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Orsinian Tales by Ursula K. Le Guin
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Orsinian Tales (edition 1991)

by Ursula K. Le Guin

Series: Orsinia (1)

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1,248159,405 (3.49)22
Member:selfnoise
Title:Orsinian Tales
Authors:Ursula K. Le Guin
Info:HarperTorch (1991), Reprint, Paperback
Collections:Your library
Rating:
Tags:fantasy, short stories

Work details

Orsinian Tales by Ursula K. Le Guin

  1. 40
    Malafrena by Ursula K. Le Guin (Heather39)
    Heather39: If you enjoyed Orsinian Tales, you may also like Malafrena, Le Guin's novel set in the same place and exploring many of the themes also explored in Orsinian Tales.
  2. 21
    Hav by Jan Morris (ed.pendragon)
    ed.pendragon: Two imaginary countries, Hav and Orsinia, which are almost mind maps of their respective authors.
  3. 21
    The City & The City by China Miéville (ed.pendragon)
    ed.pendragon: Le Guin's Orsinia may have been an inspiration for Mieville's mythical Orciny in The City and the City.
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» See also 22 mentions

Showing 1-5 of 15 (next | show all)
An uneven but overall enjoyable collection of short stories by Le Guin; my particular favorites were "The Barrow," "Ile Forest," and "Imaginary Countries." ( )
  JBD1 | Dec 30, 2017 |
Le Guin is an acquired taste as it is. These stories while wonderfully written were no so wonderfully conceived. They do not have holes, nor do they posses hokey narrative devices that weigh down the prose with gimmicks, but for all its solidity they simply are not interesting. And I desperately wanted them to be. But such is life in the drab Orsinia.

The one exception might be "Ile Forest". A great story, with a disappointing ending that let the reader down easy as they wrap up a great beginning and middle. Otherwise, meh... ( )
1 vote DanielAlgara | Sep 26, 2014 |
I did not want to finish this book. Generally speaking I don't enjoy the short story form. The Sherlock Holmes stories are the exception; but they are episodes in a longer story. These are episodes in the history of Orsinia, no doubt, but that doesn't tie them together well enough. Le Guin did the same thing on a larger scale with her Hainish cycle, but it works better when the stories are longer and the narratives more complex.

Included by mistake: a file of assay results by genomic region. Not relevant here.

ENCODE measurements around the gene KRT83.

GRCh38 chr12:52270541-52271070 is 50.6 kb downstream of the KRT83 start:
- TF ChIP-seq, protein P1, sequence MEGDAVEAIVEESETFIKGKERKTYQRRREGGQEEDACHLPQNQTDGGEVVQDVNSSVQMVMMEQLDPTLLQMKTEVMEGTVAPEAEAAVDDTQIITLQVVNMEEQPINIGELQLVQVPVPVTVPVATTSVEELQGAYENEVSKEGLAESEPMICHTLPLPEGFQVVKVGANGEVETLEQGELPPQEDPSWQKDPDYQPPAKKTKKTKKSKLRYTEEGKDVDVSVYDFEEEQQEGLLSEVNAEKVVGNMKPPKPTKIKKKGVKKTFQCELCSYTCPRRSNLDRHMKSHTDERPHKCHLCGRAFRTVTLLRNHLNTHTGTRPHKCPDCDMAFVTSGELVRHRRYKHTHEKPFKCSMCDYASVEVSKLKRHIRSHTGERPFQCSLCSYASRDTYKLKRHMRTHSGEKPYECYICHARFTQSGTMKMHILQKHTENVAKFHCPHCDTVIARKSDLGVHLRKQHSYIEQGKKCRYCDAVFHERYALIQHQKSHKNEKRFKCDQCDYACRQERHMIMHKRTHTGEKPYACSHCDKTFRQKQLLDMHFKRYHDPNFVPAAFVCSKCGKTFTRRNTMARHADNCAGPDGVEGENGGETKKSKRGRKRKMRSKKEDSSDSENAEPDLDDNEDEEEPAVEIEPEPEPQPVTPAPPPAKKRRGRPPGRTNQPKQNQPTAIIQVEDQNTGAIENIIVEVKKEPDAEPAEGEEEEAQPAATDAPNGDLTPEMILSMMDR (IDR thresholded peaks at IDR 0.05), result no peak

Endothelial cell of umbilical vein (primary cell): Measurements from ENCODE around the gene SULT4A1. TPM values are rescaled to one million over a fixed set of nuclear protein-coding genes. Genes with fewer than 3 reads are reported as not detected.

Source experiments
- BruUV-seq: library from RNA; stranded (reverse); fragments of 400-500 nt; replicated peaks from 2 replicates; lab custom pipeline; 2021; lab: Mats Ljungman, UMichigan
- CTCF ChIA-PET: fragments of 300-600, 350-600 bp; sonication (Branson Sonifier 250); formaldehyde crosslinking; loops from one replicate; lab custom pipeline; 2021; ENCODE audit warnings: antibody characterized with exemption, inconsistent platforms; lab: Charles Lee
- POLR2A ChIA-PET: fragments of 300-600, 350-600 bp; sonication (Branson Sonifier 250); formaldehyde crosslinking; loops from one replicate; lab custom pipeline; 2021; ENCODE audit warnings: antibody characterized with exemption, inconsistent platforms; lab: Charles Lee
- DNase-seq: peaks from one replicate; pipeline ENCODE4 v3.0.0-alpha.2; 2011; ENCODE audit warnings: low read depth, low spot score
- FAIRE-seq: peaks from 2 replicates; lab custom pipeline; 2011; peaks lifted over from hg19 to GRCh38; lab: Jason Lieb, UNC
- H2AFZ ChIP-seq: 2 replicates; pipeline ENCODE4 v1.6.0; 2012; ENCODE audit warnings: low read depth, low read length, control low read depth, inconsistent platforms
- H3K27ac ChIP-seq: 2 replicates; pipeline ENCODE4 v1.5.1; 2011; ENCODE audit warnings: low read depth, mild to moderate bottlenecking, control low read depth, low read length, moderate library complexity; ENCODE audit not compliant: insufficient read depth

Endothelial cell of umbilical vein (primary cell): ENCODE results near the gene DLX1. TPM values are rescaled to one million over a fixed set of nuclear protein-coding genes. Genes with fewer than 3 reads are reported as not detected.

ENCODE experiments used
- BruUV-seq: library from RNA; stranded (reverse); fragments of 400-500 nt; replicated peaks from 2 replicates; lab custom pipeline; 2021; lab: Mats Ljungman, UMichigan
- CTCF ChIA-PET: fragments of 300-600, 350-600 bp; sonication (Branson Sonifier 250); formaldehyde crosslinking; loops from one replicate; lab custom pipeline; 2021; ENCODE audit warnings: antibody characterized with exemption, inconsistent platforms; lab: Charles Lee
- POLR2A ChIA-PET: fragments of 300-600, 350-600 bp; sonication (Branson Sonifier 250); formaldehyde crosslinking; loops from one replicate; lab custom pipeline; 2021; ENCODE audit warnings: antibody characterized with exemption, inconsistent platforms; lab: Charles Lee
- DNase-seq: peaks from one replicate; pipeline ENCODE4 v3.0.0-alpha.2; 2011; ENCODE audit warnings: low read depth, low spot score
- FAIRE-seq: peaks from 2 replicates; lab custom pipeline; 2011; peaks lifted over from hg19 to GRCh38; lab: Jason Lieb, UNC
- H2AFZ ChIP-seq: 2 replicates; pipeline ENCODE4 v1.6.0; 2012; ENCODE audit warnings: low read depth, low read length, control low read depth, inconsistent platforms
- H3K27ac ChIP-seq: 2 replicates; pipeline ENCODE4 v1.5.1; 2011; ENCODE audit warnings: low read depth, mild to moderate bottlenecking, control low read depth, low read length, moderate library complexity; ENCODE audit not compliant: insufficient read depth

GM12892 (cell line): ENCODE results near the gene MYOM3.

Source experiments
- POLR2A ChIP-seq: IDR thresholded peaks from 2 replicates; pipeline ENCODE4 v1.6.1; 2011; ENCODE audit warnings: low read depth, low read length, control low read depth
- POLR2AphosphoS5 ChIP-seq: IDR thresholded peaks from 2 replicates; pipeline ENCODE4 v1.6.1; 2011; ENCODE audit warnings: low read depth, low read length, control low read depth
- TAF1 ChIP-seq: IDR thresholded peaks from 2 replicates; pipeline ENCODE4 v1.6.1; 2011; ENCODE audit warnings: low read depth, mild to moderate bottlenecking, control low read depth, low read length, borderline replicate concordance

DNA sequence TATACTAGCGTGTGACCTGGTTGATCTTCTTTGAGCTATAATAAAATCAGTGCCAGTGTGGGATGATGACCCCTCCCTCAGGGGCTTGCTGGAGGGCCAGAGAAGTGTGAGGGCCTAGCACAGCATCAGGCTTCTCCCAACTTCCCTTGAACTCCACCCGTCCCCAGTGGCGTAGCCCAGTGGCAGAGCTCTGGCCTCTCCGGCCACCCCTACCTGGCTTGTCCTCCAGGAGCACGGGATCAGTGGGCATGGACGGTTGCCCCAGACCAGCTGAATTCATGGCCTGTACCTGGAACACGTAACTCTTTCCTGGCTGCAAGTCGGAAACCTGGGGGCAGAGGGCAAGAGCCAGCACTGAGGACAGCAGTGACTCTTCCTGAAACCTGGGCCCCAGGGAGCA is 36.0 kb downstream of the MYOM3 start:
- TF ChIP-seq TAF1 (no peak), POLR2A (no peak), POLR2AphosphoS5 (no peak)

"The Barrow" could work just as well in a basic horror story collection. The only thing that makes it distinctively Ursula LeGuin's work is the discord between the local priest, full of superstitions, and the visiting one, who has been to seminary.

I enjoyed Malafrena a whole lot more. ( )
1 vote themulhern | Oct 26, 2013 |
A bit mundane for my own tastes; I liked the ones set earlier (The Barrow, and The Lady Of Moge) best. ( )
1 vote zeborah | Jun 5, 2013 |
Just finished reading Le Guin's Orsinian Tales. I'm not sure what I think of it, actually. The stories in themselves are well written, interesting -- the first few, in my opinion, are better than the last few. Or maybe that's the warm day and my lack of focus speaking. Either way, I really liked Conversations at Night, one of the earlier ones. It's an interesting idea -- a series of stories about an imaginary European country. I think she also has a novel based on the country, which might've been more satisfying to me. Orsinian Tales is just glimpses of a world. ( )
  shanaqui | Apr 9, 2013 |
Showing 1-5 of 15 (next | show all)
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» Add other authors (11 possible)

Author nameRoleType of authorWork?Status
Ursula K. Le Guinprimary authorall editionscalculated
Ducak,DaniloCover artistsecondary authorsome editionsconfirmed
Goodfellow, PeterCover artistsecondary authorsome editionsconfirmed
Jensen, ReidarTranslatorsecondary authorsome editionsconfirmed
Lee, AlanCover artistsecondary authorsome editionsconfirmed
Nasser, MurielCover artistsecondary authorsome editionsconfirmed
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Amazon.com Product Description (ISBN 0553107054, Paperback)

Orsinia ... a land of medieval forests, stonewalled cities, and railways reaching into the mountains where the old gods dwell. A country where life is harsh, dreams are gentle, and people feel torn by powerful forces and fight to remain whole. In this enchanting collection, Ursula K. Le Guin brings to mainstream fiction the same compelling mastery of word and deed, of story and character, of violence and love, that has won her the Pushcart Prize, and the Kafka and National Book Awards.

(retrieved from Amazon Thu, 12 Mar 2015 18:18:22 -0400)

(see all 2 descriptions)

"Orsinia...a land of medieval forests, stonewalled cities, and railways reaching into the mountains where the old gods dwell. A country where life is harsh, dreams are gentle, and people feel torn by powerful forces and fight to remain whole. In this collection, Ursula K. Le Guin brings to mainstream fiction the same compelling mastery of word and deed, of story and character, of violence and love, that has won her the Pushcart Prize, and the Kafka and National Book Awards."--BOOK JACKET.… (more)

(summary from another edition)

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